Cobra spits venom into Disaster Prevention officer’s eyes in northeast Thailand (clip)

Photo via ThaiRath

A Siamese spitting cobra spat venom into the eyes of a Disaster Prevention officer in Nakhon Ratchasima province in northeast Thailand yesterday. Rescue officers responded quickly and managed to save his life and eyesight.

At 7.40pm, the Hook 31 Rescue Unit was informed that someone was spat at by a cobra at Ban Tanot Village, Moo 2, Ban Pho subdistrict, Mueang district, reports ThaiRath.

Rescue workers rushed to the scene where they found 49 year old Kriengsak Klang – a Department of Disaster Prevention and Mitigation Officer stationed in Ban Pho – in unbearable pain. On the floor lay a dead 1-metre-long Siamese spitting cobra (Naja siamensis).

Responders put Kriengsak into an ambulance and rushed him to Maharat Nakhon Ratchasima Hospital. Along the way, rescue workers washed out Kriengsak’s burning eye with saltwater – a move that ultimately saved him from going blind.

With bandages covering his left eye, Kriengsak told reporters what happened. He said that he was taking a shower before his night shift yesterday when his colleague asked him to help catch a snake inside a villager’s home.

Kriengsak jumped out of the shower, grabbed his snake-catching gloves, and hurried to the scene. As soon as he arrived, he found the cobra lying on a broom. He used pliers to grip the snake’s body and passed the pliers to his colleague.

As Kriengsak attempted to catch the snake’s head, the cobra spat venom into his eye. Kriengsak rang 1669 straight away and asked for advice about what action to take. Kriengsak was told to wash his eyes with salt water and get to a hospital as soon as possible.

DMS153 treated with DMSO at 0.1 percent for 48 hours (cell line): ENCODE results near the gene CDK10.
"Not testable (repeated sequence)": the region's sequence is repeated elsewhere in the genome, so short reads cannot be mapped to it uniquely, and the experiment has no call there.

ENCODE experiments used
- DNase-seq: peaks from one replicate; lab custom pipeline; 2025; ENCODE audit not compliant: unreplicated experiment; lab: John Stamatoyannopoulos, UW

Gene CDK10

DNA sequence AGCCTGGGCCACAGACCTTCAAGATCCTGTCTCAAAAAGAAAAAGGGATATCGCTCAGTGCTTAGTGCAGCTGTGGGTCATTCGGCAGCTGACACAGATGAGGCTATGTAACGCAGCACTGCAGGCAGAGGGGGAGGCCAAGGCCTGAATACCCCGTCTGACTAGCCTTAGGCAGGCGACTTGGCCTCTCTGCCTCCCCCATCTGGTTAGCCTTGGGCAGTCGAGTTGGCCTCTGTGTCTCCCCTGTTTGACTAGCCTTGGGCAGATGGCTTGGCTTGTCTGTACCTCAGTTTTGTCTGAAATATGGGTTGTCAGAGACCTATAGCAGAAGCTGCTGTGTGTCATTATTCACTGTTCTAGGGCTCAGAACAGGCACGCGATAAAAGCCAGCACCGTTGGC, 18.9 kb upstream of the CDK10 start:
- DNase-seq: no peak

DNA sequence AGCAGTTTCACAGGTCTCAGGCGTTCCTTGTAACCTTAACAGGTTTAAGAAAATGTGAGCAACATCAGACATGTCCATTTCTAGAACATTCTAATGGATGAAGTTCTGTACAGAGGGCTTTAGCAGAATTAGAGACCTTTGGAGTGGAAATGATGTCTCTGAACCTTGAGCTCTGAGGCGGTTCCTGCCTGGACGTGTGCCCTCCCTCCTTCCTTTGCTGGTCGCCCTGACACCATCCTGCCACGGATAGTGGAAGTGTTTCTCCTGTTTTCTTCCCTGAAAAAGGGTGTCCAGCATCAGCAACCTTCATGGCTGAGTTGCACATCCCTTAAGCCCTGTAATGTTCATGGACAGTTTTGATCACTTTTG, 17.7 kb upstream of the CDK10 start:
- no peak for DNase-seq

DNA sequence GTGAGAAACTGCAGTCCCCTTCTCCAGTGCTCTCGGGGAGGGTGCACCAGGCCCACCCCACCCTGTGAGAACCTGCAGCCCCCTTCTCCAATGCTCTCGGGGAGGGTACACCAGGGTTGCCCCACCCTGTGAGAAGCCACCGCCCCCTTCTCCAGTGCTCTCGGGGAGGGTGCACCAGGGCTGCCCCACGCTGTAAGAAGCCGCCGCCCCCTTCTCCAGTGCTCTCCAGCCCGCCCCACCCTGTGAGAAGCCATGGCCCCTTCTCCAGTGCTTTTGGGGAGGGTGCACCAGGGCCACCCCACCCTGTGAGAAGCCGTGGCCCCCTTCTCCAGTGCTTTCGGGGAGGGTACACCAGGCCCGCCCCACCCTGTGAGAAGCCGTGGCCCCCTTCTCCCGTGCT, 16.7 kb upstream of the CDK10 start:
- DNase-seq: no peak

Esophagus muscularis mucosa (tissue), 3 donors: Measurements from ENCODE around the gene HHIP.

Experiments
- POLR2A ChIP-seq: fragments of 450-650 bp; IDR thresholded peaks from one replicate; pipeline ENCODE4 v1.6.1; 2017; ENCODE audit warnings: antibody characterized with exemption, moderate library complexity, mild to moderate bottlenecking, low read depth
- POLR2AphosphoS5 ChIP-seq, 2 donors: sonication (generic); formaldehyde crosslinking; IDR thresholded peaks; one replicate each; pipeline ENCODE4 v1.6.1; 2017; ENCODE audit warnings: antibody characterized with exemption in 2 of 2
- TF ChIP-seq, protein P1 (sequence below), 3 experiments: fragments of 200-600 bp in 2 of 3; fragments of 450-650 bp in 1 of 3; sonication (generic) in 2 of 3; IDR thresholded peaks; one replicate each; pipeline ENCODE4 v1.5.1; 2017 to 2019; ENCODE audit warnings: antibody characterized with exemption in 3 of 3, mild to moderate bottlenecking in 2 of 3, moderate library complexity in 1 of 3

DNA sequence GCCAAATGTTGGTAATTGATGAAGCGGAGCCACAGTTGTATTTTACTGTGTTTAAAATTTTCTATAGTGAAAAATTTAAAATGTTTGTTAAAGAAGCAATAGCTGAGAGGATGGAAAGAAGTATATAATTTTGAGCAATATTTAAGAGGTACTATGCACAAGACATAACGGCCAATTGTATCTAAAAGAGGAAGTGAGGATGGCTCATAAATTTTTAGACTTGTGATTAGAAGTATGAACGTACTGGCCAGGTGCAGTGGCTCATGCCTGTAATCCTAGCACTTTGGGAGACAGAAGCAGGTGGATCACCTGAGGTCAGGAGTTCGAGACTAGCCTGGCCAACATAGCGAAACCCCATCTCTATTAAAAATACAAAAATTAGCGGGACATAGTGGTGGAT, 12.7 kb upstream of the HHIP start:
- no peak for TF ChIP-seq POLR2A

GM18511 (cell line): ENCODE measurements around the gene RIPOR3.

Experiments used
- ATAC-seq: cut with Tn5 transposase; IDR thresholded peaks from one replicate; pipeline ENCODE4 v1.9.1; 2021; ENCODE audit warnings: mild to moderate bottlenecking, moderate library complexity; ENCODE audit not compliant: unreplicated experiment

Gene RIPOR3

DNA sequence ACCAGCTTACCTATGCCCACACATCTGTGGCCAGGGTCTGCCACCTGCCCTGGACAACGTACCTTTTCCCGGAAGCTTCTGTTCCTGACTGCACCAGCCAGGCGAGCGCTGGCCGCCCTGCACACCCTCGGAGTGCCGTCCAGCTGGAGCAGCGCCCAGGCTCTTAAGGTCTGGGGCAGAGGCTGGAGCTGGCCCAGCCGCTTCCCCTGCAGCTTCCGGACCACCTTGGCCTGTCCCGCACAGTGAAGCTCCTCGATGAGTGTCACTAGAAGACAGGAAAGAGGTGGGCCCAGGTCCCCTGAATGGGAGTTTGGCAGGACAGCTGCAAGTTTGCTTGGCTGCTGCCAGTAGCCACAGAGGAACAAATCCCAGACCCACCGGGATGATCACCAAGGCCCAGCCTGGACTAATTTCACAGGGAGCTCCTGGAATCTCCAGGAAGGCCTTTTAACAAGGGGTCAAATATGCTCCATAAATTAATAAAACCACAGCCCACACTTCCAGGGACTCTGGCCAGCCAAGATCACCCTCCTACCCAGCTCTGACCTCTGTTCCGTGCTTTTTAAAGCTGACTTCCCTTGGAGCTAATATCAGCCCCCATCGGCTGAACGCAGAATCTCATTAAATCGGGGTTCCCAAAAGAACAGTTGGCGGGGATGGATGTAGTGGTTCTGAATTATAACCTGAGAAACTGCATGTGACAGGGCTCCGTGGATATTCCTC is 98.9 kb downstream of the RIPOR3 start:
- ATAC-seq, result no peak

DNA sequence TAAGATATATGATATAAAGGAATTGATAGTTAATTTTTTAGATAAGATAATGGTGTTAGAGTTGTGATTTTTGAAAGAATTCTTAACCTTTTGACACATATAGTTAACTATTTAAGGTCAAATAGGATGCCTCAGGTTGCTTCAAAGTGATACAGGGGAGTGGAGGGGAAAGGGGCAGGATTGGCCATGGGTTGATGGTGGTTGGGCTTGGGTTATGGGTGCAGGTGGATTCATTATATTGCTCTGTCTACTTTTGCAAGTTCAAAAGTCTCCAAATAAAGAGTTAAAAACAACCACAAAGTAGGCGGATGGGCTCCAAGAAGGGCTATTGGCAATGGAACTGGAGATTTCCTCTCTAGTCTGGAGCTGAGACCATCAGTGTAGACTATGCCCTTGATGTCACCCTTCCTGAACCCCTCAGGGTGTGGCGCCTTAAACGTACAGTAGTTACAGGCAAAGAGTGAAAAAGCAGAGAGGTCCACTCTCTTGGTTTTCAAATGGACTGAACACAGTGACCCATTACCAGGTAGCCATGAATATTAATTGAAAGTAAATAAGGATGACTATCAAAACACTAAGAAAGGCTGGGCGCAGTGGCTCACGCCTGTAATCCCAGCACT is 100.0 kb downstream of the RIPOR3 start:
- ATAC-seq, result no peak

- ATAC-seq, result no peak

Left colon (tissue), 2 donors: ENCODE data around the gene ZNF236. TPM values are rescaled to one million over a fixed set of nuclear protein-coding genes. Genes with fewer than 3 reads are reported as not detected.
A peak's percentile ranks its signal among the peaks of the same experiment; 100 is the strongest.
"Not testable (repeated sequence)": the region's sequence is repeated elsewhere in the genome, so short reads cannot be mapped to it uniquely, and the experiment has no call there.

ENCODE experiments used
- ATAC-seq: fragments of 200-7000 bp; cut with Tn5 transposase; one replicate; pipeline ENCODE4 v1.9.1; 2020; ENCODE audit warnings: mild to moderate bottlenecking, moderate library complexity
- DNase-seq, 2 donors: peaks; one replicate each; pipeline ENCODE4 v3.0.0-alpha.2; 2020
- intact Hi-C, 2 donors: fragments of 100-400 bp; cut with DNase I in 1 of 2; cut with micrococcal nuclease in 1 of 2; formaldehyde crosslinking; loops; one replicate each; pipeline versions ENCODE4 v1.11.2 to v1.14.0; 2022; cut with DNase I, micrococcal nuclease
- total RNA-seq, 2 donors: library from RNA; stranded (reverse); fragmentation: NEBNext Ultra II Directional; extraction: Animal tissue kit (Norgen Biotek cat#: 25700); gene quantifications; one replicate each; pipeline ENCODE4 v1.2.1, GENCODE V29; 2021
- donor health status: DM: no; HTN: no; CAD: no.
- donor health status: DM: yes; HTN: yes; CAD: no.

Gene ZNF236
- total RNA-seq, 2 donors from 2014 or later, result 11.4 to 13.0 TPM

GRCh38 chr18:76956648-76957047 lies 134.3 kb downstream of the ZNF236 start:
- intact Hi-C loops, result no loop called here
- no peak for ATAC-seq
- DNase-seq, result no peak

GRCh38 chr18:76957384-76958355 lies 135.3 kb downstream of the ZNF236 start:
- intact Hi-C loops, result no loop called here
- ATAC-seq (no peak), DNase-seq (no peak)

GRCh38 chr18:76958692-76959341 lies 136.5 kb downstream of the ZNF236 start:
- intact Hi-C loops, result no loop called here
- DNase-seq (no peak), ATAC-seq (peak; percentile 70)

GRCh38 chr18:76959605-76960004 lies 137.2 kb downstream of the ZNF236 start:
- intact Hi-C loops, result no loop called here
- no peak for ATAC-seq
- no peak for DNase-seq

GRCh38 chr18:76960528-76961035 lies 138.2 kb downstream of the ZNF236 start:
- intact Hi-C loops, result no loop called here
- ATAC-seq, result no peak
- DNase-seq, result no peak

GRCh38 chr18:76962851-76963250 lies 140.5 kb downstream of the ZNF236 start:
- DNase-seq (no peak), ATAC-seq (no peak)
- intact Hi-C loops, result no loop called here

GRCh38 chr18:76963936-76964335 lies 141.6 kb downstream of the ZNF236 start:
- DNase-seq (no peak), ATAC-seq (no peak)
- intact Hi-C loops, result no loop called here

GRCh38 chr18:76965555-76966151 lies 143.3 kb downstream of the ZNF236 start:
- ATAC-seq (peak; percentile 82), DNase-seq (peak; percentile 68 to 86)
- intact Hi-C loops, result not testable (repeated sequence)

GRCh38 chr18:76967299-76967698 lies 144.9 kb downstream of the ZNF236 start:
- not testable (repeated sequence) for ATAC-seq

The injured man further explained that being a Disaster Prevention officer, he has caught snakes on hundreds of occasions. He said most snakes in the area are cobras, but pythons are found on occasion. He said he has caught many cobras in his life.

Kriengsak said that because he was in a hurry, he didn’t bring all of the personal protective equipment he usually wears to catch a venomous cobra. Usually, he wears a mask or glasses to protect his eyes from spitting cobra venom. Now he remembers why. No matter how many snakes you’ve caught, you’re never immune to cobra venom.

The snake catcher said he wants to warn people never to attempt to catch a snake on their own. He said that even he, someone with a lot of experience with snakes, still managed to get hurt.

If you travel to or live in Thailand, you’ll need to learn what to do if you get bitten by a snake.

Northern Thailand News

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Leah is a translator and news writer for the Thaiger. Leah studied East Asian Religions and Thai Studies at the University of Leeds and Chiang Mai University. Leah covers crime, politics, environment, human rights, entertainment, travel and culture in Thailand and southeast Asia.